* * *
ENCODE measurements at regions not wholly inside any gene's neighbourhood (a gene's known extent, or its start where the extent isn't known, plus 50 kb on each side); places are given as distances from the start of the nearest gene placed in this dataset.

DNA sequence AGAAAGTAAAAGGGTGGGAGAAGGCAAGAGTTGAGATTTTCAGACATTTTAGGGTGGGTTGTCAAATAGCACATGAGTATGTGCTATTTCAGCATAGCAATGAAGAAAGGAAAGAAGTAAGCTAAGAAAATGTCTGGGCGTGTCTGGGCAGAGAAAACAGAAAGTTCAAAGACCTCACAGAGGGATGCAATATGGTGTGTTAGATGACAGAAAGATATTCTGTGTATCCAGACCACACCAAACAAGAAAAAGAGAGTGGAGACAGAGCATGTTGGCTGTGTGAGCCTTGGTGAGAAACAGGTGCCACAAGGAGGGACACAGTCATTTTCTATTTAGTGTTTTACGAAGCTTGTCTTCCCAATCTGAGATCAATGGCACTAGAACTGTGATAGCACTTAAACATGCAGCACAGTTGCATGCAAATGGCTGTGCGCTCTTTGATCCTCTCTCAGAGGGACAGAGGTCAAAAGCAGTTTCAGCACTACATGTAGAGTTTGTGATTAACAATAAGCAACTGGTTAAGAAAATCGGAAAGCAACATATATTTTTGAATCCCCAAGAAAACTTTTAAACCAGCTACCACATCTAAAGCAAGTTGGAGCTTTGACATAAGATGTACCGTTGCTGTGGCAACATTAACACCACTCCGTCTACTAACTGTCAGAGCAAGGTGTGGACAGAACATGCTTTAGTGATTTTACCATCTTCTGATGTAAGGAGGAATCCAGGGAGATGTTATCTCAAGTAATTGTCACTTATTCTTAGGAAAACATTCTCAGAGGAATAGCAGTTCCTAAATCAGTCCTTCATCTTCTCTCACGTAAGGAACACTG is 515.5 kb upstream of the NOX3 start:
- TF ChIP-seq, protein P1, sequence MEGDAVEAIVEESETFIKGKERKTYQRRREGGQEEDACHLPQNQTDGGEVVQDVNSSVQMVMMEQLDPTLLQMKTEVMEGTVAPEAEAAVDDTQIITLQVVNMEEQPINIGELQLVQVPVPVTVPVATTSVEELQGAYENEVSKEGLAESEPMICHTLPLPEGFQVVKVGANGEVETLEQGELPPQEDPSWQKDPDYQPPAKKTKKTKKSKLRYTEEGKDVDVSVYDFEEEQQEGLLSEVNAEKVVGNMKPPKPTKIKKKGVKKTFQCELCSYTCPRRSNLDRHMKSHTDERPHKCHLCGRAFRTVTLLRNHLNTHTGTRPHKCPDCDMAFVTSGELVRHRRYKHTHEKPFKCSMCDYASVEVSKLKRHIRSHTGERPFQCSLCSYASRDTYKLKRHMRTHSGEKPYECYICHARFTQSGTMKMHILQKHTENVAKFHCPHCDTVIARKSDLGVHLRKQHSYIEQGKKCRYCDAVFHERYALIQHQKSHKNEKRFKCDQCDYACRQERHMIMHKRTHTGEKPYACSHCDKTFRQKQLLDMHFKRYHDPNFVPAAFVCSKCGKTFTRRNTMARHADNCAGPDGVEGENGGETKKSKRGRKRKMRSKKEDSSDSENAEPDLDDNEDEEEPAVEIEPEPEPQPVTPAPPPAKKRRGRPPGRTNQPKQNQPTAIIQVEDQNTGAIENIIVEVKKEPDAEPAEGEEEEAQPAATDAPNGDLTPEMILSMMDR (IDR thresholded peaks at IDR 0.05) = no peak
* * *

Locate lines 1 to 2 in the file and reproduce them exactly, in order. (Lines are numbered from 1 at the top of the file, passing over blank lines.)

ENCODE measurements at regions not wholly inside any gene's neighbourhood (a gene's known extent, or its start where the extent isn't known, plus 50 kb on each side); places are given as distances from the start of the nearest gene placed in this dataset.

DNA sequence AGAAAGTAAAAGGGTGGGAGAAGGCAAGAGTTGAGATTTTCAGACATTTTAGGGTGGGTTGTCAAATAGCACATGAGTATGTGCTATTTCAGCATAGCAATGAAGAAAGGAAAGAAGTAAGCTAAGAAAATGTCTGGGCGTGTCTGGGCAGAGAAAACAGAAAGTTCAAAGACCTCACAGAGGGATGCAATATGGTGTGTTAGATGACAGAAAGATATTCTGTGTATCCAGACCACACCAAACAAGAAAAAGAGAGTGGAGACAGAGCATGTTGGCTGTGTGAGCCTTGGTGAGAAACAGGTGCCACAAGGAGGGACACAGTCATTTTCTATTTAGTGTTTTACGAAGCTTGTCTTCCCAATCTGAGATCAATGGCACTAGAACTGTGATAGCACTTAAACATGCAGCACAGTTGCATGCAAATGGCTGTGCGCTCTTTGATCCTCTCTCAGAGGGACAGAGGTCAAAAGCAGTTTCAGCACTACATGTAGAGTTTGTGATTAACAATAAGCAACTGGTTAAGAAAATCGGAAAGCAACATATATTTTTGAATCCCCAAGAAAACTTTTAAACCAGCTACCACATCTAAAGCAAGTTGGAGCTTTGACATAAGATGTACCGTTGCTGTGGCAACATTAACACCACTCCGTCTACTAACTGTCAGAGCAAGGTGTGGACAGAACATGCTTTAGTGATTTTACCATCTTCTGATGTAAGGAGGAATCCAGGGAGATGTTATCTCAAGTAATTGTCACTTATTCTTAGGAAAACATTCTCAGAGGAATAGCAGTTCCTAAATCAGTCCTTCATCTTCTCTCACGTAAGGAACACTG is 515.5 kb upstream of the NOX3 start: